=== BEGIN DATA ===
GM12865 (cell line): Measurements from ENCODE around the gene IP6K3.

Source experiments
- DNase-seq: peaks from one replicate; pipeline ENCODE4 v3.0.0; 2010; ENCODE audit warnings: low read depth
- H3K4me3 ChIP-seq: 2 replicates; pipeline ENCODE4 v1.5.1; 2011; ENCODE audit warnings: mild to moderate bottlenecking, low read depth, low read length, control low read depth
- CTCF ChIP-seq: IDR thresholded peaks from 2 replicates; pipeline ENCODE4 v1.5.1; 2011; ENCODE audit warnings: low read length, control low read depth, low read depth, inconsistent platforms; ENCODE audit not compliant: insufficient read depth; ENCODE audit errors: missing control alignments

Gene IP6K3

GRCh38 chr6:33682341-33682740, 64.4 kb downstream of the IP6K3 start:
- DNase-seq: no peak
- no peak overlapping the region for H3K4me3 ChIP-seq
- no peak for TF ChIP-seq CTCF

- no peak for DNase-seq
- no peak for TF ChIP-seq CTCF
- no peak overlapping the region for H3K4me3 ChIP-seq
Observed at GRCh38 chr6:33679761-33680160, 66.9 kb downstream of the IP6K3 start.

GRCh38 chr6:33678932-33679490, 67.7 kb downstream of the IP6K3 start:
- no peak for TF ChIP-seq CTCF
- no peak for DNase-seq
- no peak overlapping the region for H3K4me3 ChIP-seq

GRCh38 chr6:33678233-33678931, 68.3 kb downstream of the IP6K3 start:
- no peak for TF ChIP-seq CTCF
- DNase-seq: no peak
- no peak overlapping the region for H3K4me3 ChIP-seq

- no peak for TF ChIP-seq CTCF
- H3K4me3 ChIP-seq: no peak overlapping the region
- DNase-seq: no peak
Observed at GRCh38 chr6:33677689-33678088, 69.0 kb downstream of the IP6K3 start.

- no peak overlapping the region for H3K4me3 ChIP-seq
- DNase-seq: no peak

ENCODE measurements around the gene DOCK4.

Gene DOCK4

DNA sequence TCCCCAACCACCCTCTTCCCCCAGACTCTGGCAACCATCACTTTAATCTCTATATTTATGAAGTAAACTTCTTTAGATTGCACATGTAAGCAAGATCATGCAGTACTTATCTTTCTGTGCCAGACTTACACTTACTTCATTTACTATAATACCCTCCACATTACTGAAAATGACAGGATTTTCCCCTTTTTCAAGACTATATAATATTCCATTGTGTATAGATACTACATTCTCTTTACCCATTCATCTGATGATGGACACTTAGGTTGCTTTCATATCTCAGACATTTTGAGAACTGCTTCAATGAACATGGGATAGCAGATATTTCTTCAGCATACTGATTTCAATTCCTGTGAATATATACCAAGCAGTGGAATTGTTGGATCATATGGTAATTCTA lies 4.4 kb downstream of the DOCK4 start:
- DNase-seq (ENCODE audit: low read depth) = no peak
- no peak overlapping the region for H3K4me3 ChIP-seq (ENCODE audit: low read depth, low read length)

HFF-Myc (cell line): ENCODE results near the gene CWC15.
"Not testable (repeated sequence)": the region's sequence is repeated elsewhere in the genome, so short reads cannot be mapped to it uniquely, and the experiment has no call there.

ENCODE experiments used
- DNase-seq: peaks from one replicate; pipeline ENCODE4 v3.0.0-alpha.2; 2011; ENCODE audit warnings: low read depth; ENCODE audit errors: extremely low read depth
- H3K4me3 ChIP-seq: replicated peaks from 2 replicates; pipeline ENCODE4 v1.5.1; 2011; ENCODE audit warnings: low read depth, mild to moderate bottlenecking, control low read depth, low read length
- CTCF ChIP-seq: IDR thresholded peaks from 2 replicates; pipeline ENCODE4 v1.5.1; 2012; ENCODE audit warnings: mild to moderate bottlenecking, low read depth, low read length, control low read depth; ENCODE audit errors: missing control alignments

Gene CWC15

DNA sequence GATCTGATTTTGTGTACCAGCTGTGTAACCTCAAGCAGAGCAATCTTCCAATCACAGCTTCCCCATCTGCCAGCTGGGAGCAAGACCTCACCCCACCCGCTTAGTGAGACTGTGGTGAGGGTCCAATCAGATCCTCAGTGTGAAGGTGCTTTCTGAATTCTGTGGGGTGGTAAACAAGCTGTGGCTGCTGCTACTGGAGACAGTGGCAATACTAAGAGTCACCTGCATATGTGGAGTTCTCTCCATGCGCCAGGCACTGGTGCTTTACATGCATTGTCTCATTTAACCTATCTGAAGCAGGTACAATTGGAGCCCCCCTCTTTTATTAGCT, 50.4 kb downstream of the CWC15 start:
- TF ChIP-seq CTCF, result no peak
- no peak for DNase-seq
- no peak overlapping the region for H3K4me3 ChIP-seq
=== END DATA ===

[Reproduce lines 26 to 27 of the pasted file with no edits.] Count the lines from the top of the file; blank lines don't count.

Observed at GRCh38 chr6:33677689-33678088, 69.0 kb downstream of the IP6K3 start.

- no peak overlapping the region for H3K4me3 ChIP-seq